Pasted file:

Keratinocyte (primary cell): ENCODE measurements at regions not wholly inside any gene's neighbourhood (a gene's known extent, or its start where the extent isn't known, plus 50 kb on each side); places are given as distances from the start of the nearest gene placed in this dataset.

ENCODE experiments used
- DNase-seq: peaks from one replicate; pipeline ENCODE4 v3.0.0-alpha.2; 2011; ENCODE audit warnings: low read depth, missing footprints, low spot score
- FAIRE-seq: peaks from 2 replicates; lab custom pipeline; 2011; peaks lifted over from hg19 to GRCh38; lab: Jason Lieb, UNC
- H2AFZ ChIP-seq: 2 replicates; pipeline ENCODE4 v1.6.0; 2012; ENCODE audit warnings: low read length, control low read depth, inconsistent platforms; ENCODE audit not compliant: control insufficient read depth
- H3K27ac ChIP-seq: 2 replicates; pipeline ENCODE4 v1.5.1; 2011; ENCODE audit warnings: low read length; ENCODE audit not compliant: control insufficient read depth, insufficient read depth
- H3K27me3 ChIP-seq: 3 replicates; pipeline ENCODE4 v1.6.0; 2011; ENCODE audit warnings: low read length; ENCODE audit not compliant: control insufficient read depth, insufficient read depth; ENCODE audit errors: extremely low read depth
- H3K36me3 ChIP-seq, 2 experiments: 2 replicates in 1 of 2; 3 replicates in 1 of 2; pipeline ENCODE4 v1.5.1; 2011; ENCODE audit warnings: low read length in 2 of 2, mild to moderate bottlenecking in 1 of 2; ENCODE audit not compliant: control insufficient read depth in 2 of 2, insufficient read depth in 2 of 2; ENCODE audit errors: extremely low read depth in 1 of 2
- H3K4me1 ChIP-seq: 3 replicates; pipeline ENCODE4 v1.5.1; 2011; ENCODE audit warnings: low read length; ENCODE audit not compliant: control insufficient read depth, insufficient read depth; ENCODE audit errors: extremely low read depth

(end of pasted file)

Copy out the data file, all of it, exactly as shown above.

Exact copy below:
Keratinocyte (primary cell): ENCODE measurements at regions not wholly inside any gene's neighbourhood (a gene's known extent, or its start where the extent isn't known, plus 50 kb on each side); places are given as distances from the start of the nearest gene placed in this dataset.

ENCODE experiments used
- DNase-seq: peaks from one replicate; pipeline ENCODE4 v3.0.0-alpha.2; 2011; ENCODE audit warnings: low read depth, missing footprints, low spot score
- FAIRE-seq: peaks from 2 replicates; lab custom pipeline; 2011; peaks lifted over from hg19 to GRCh38; lab: Jason Lieb, UNC
- H2AFZ ChIP-seq: 2 replicates; pipeline ENCODE4 v1.6.0; 2012; ENCODE audit warnings: low read length, control low read depth, inconsistent platforms; ENCODE audit not compliant: control insufficient read depth
- H3K27ac ChIP-seq: 2 replicates; pipeline ENCODE4 v1.5.1; 2011; ENCODE audit warnings: low read length; ENCODE audit not compliant: control insufficient read depth, insufficient read depth
- H3K27me3 ChIP-seq: 3 replicates; pipeline ENCODE4 v1.6.0; 2011; ENCODE audit warnings: low read length; ENCODE audit not compliant: control insufficient read depth, insufficient read depth; ENCODE audit errors: extremely low read depth
- H3K36me3 ChIP-seq, 2 experiments: 2 replicates in 1 of 2; 3 replicates in 1 of 2; pipeline ENCODE4 v1.5.1; 2011; ENCODE audit warnings: low read length in 2 of 2, mild to moderate bottlenecking in 1 of 2; ENCODE audit not compliant: control insufficient read depth in 2 of 2, insufficient read depth in 2 of 2; ENCODE audit errors: extremely low read depth in 1 of 2
- H3K4me1 ChIP-seq: 3 replicates; pipeline ENCODE4 v1.5.1; 2011; ENCODE audit warnings: low read length; ENCODE audit not compliant: control insufficient read depth, insufficient read depth; ENCODE audit errors: extremely low read depth